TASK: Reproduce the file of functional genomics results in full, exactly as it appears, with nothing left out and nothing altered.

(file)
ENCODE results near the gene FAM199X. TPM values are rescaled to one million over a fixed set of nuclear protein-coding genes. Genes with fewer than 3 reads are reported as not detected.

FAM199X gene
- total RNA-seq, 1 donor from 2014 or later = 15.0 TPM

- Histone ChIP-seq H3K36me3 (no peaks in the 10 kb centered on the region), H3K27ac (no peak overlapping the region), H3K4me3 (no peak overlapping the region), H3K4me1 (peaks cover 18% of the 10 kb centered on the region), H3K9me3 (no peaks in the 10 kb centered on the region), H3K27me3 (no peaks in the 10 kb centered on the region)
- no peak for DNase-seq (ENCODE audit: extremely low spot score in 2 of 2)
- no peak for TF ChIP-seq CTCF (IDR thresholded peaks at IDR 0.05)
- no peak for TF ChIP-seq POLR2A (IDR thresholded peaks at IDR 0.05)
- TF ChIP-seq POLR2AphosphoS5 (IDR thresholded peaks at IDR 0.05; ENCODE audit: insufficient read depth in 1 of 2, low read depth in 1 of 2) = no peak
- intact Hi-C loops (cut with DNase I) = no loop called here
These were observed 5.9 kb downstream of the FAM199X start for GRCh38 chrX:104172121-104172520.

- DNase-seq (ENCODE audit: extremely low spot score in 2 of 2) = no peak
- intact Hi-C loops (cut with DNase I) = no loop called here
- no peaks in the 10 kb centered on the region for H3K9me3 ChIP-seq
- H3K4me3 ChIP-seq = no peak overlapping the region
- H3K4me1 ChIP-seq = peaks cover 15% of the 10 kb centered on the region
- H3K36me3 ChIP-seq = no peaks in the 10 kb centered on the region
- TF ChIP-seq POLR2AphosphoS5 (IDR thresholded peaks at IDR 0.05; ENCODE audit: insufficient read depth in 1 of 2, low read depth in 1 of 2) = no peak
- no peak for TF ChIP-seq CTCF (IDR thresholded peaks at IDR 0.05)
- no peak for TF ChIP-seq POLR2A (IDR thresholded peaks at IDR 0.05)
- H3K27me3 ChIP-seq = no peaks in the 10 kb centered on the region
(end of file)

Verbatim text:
ENCODE results near the gene FAM199X. TPM values are rescaled to one million over a fixed set of nuclear protein-coding genes. Genes with fewer than 3 reads are reported as not detected.

FAM199X gene
- total RNA-seq, 1 donor from 2014 or later = 15.0 TPM

- Histone ChIP-seq H3K36me3 (no peaks in the 10 kb centered on the region), H3K27ac (no peak overlapping the region), H3K4me3 (no peak overlapping the region), H3K4me1 (peaks cover 18% of the 10 kb centered on the region), H3K9me3 (no peaks in the 10 kb centered on the region), H3K27me3 (no peaks in the 10 kb centered on the region)
- no peak for DNase-seq (ENCODE audit: extremely low spot score in 2 of 2)
- no peak for TF ChIP-seq CTCF (IDR thresholded peaks at IDR 0.05)
- no peak for TF ChIP-seq POLR2A (IDR thresholded peaks at IDR 0.05)
- TF ChIP-seq POLR2AphosphoS5 (IDR thresholded peaks at IDR 0.05; ENCODE audit: insufficient read depth in 1 of 2, low read depth in 1 of 2) = no peak
- intact Hi-C loops (cut with DNase I) = no loop called here
These were observed 5.9 kb downstream of the FAM199X start for GRCh38 chrX:104172121-104172520.

- DNase-seq (ENCODE audit: extremely low spot score in 2 of 2) = no peak
- intact Hi-C loops (cut with DNase I) = no loop called here
- no peaks in the 10 kb centered on the region for H3K9me3 ChIP-seq
- H3K4me3 ChIP-seq = no peak overlapping the region
- H3K4me1 ChIP-seq = peaks cover 15% of the 10 kb centered on the region
- H3K36me3 ChIP-seq = no peaks in the 10 kb centered on the region
- TF ChIP-seq POLR2AphosphoS5 (IDR thresholded peaks at IDR 0.05; ENCODE audit: insufficient read depth in 1 of 2, low read depth in 1 of 2) = no peak
- no peak for TF ChIP-seq CTCF (IDR thresholded peaks at IDR 0.05)
- no peak for TF ChIP-seq POLR2A (IDR thresholded peaks at IDR 0.05)
- H3K27me3 ChIP-seq = no peaks in the 10 kb centered on the region